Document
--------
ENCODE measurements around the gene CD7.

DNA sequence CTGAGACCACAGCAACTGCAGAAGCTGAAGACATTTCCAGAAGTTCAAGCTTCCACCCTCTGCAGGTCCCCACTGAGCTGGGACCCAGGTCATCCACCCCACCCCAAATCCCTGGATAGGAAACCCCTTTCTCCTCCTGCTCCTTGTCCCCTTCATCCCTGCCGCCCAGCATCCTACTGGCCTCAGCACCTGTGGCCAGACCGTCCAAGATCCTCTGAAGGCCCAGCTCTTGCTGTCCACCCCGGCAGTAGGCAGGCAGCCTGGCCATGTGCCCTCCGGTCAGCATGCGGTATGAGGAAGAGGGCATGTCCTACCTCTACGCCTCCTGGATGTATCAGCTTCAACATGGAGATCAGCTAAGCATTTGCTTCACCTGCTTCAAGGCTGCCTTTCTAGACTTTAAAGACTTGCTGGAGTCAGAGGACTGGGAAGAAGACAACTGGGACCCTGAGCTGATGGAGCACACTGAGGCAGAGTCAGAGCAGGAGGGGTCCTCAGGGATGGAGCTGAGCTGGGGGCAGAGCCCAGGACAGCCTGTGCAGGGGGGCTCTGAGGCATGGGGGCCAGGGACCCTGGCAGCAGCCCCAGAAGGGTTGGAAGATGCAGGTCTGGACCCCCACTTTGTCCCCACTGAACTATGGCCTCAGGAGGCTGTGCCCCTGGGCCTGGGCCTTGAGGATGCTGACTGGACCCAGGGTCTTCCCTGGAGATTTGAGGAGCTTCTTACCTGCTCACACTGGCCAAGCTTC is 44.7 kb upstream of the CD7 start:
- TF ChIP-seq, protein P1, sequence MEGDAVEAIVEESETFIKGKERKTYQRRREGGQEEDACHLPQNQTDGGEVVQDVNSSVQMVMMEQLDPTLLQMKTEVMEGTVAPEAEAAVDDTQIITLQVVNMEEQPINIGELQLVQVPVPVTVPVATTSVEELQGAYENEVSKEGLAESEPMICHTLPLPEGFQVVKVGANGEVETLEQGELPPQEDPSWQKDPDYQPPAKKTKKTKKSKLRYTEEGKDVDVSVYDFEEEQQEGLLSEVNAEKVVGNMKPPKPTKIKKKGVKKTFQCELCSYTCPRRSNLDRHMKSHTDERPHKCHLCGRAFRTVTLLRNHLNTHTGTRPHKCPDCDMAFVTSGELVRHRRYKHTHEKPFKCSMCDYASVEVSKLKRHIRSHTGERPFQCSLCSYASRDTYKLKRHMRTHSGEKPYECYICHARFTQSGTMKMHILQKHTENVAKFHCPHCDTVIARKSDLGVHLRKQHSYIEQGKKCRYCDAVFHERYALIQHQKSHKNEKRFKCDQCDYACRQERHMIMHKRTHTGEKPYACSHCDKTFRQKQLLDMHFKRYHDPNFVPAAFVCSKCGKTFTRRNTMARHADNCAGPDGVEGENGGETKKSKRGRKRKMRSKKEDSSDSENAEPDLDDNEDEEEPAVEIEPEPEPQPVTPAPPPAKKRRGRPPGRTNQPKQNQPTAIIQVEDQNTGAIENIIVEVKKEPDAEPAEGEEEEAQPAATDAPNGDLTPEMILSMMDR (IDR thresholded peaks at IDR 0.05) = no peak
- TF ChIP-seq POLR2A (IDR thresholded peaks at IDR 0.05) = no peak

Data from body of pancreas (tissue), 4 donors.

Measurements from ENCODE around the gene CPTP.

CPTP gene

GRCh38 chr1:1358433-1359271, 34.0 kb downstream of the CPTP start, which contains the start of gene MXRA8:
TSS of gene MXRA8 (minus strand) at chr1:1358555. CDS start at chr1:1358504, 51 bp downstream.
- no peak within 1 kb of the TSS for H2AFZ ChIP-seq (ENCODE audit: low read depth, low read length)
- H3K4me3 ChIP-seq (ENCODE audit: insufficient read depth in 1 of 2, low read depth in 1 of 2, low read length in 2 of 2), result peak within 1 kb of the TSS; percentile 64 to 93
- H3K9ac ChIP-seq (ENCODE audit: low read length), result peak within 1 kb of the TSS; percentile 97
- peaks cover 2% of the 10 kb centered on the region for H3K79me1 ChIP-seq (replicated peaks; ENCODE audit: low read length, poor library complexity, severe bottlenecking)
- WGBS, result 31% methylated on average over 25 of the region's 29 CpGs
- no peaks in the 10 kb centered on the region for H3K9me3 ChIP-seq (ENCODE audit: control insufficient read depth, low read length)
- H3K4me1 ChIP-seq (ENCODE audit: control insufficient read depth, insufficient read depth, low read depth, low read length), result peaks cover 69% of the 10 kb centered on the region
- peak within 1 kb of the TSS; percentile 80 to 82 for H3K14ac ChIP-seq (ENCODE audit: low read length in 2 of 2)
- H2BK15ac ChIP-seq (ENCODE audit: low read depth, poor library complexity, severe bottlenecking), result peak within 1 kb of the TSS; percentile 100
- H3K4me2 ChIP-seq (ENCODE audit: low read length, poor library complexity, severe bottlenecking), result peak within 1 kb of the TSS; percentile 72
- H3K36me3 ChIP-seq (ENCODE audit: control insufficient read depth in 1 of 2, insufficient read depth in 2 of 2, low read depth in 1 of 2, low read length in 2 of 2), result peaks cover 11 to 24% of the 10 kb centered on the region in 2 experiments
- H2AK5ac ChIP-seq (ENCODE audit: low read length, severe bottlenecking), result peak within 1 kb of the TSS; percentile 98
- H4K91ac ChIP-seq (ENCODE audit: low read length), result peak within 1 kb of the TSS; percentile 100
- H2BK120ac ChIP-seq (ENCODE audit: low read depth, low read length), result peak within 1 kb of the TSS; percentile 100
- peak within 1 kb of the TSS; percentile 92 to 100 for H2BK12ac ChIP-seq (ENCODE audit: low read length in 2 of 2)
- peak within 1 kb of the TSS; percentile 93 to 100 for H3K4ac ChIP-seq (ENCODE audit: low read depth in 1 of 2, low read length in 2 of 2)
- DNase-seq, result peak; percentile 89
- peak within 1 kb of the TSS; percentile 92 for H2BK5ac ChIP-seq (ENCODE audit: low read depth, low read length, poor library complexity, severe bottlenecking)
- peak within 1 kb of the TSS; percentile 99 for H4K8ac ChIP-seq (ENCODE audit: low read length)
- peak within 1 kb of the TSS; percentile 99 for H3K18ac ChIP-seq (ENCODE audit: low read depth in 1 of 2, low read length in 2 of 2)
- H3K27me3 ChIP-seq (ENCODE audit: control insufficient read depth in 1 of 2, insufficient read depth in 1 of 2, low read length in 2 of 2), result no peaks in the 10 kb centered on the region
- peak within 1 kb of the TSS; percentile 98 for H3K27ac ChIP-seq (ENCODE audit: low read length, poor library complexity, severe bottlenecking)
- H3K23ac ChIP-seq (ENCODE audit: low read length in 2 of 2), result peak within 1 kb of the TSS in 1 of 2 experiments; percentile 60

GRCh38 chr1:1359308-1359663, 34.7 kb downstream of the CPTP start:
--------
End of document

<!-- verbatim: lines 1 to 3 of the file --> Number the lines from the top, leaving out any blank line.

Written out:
ENCODE measurements around the gene CD7.

DNA sequence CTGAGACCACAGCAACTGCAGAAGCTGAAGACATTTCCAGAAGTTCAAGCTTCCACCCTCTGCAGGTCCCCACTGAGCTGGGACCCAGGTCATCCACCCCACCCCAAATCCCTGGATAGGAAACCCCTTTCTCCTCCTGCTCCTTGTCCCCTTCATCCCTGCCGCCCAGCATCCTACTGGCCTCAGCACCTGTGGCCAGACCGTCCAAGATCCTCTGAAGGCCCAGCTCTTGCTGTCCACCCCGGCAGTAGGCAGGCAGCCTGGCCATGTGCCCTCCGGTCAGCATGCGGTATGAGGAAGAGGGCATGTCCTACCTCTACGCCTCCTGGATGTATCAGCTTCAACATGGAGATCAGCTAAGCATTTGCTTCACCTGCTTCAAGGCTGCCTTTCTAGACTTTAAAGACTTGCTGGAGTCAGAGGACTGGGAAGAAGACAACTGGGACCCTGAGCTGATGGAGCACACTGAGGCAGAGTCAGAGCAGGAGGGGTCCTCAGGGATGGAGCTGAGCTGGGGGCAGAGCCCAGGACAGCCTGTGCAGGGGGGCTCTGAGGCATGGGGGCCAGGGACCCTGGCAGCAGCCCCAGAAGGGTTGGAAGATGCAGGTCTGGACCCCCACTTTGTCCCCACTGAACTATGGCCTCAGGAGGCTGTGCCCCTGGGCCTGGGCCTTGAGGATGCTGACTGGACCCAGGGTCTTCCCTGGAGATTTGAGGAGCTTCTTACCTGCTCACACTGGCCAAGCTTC is 44.7 kb upstream of the CD7 start:
- TF ChIP-seq, protein P1, sequence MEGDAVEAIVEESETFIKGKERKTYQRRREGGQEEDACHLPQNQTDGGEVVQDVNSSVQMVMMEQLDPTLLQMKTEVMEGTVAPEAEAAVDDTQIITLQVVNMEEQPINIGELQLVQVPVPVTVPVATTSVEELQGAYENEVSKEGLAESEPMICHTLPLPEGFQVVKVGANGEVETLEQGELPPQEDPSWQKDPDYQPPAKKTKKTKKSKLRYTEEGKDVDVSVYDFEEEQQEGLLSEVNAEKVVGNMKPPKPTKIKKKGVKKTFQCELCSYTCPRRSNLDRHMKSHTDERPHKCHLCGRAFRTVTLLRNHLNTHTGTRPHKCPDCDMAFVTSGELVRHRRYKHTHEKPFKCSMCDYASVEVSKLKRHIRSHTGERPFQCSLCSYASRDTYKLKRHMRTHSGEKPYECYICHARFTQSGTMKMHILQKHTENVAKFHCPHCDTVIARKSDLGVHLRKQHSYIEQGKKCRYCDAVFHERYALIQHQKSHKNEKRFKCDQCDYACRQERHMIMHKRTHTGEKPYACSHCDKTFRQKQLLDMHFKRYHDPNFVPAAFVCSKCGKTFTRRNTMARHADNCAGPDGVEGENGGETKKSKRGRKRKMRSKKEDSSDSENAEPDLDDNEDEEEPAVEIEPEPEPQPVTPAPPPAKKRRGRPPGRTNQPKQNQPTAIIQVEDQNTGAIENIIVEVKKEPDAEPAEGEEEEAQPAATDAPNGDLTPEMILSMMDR (IDR thresholded peaks at IDR 0.05) = no peak